Will your kids follow your faithSsometimes, as Christian parents, we want our children to fit into our faith mold, and if they don’t, we try to whittle away the edges to make them fit. No wonder so many Christian youths bleed out and give up on Christianity.

It’s easy to concentrate on the external and not the hearts of our children.

The picture that accompanies this post made me cry when I saw it. It’s a picture of three hands: mine, my daughter Rebecca’s, and my granddaughter Tarah’s.

My hand was black and blue and swollen from multiple stabs at inserting an I.V. (pun intended) by a nurse who needed some practice and thought I’d do as a guinea pig.

I was on the way to Tarah’s wedding when I took a detour to a Las Vegas hospital with a kidney stone and a few other painful maladies.

I wasn’t at all certain I was going to be able to continue the journey, but my daughter and granddaughter refused to allow a little pain (easy for them to say) to keep me from being there. This picture alone was worth the trip.

When I saw the picture, I immediately thought of II Timothy 1:5
When I call to remembrance the unfeigned faith that is in you, which dwelt first in your grandmother Lois, and your mother Eunice; and I am persuaded is in you also.

Most of you know my salvation story, so I won’t reiterate it now. I’ll put a link to my personal testimony at the bottom of the page (don’t want you to click out now!). I had a dramatic conversion to Christ at the age of fourteen.

When I married and started having children, I began to worry whether or not my kids would continue in the faith when they were grown. Church kids, especially preacher’s kids, sometimes end up wanting nothing to do with the God of their fathers or mothers.

They took a few detours, but, thankfully, all of my children and grandchildren hold to their grandmother’s faith.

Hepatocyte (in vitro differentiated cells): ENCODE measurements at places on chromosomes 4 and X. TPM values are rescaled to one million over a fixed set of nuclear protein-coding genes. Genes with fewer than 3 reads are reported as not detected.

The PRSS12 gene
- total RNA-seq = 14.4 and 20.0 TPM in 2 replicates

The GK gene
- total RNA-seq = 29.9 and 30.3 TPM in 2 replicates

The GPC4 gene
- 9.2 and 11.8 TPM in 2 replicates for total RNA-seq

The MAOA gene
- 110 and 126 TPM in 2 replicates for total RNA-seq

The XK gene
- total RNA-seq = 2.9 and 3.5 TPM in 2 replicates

But that faith doesn’t always look exactly like mine.

Each of my four children is different. One of them sings on the church worship team. One of them sings in bars. They both love God and are influential in drawing people to Christ, as are their other two siblings.

But I’ll have to admit that– at times–I have wished they would all just be like me. Minus all the junk, of course.

A couple of my kids have signs on their walls that say, “I love Jesus but I cuss a little.” I might cross out the “a little” and write in “a lot.”

Now I have to say that I think most of the acceptable language of the day is crass, and when I hear it, I want to wash somebody’s mouth out with soap.

But I know my children love God. I think we’d be surprised how God compares cussing a little and gossiping a little.

Not an excuse though, kids!

So, am I more concerned about how my children make me look, or how they look to God?

Luke 16:15 He said to them, You are the ones who justify yourselves in the eyes of others, but God knows your hearts. What people value highly is detestable in God’s sight.

This scripture is talking about the Pharisees. The Pharisees did everything for the attention of men. They had rules for everything, and if you didn’t follow their rules to the “T,” they didn’t consider you acceptable to God. What they didn’t realize was God was paying more attention to their hearts than He was to whether or not they obeyed the jot and tittle of the law.

Let’s go back to the scripture in II Timothy for a minute.
When I call to remembrance the unfeigned faith that is in you, which dwelt first in your grandmother Lois, and your mother Eunice; and I am persuaded is in you also.

Unfeigned means sincere; not put on. The point is, you may have made mistakes raising your children. Haven’t we all! But if you have sincere faith in God, your children are likely to walk in faith too. But remember, it may not look exactly like it does on you.

Let Jesus be their Savior. You can’t be.
Let God be their judge. You shouldn’t be.
Just love them, and love God. Allow them to grow into what God wants them to be. He’s better able to mold them into His image than you are to mold them into yours.

When I pray for my children and my grandchildren, I often pray that God would give them clarity.

That He’d help them to see through all the cultural influences that would draw them away from Christ.

That they’ll be able to live in a world that calls good evil and evil good and discern the difference.

That they won’t become like the Pharisees and concern themselves with outer appearances more than inner honesty.

I am so thankful for the children God has given me. They’re a blessing to their mother’s heart, and I believe they’re a blessing to God’s also.

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